by Georg Kustatscher, University of Edinburgh
Host: Sara Sdelci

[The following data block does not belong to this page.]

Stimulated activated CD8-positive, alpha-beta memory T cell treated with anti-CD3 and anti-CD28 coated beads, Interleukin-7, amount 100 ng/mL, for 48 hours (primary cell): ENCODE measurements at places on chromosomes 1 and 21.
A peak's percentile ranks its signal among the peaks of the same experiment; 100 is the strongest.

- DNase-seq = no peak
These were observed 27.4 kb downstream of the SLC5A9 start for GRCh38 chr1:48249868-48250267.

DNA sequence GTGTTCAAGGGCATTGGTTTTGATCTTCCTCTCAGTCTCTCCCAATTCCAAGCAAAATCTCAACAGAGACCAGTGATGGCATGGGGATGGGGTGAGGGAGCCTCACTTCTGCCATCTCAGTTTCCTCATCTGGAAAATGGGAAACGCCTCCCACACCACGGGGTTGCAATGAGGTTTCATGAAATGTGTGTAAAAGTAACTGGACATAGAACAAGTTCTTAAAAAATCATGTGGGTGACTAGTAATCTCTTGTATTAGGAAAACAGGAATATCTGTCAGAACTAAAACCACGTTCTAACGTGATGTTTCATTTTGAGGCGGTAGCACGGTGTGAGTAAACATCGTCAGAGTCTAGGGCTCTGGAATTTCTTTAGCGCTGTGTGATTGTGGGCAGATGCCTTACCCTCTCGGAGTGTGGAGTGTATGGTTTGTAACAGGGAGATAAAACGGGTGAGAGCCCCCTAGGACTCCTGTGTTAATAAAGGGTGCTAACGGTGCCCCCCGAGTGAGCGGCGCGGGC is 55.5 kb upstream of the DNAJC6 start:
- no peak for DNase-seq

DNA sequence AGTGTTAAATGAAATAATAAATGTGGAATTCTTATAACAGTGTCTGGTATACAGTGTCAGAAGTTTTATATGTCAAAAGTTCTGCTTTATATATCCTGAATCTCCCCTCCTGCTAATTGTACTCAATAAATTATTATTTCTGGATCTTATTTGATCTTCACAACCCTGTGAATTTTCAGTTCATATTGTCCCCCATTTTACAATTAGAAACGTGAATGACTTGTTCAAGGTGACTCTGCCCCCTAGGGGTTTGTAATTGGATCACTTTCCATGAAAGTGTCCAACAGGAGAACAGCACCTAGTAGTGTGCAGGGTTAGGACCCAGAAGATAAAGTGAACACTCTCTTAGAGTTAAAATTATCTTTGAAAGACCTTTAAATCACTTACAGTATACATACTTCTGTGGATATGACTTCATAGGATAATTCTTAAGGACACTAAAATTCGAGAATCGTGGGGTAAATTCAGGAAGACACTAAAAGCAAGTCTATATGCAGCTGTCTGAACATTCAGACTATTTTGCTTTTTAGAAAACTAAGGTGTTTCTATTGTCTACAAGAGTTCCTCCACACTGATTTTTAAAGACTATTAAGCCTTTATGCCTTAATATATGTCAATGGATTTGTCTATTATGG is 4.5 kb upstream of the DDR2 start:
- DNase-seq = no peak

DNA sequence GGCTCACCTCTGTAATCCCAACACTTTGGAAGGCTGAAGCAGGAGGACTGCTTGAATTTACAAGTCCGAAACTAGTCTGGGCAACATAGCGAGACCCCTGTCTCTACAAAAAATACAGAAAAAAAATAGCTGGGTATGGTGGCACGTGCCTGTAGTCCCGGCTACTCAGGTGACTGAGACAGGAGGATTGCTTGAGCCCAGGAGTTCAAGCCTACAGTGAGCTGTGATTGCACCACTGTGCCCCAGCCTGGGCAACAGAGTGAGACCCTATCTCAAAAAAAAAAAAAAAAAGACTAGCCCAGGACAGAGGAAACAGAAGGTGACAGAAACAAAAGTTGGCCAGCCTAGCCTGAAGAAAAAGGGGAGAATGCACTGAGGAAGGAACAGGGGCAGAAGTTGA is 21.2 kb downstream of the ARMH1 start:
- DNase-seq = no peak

In this seminar I will outline our efforts to explore aspects of chromatin biology by proteomics. I will present our method to enrich bulk chromatin for proteomic analyses and show how we used it to study the composition of chromatin – and how that changes as chromosomes condense during mitosis. In the second part of the talk I will introduce our work on the relationship between genome organisation and protein expression control. For example, in humans, 10% of protein-coding genes are transcribed from bidirectional promoters and many more are organised in larger clusters. Intriguingly, neighbouring genes are frequently coexpressed but rarely functionally related. We found that coexpression of bidirectional gene pairs, and closeby genes in general, is buffered at the protein level and therefore unlikely to serve a regulatory purpose. However, grouping genes together along the genome sequence or 3D structure is associated with reduced expression noise. In a second step, we demonstrate the implications of these findings for functional proteomics. We construct ProteomeHD, a large proteomics dataset documenting the response of 10,323 proteins to 294 biological perturbations, and use machine-learning to create a proteome co-regulation map that reveals detailed functional associations between human proteins.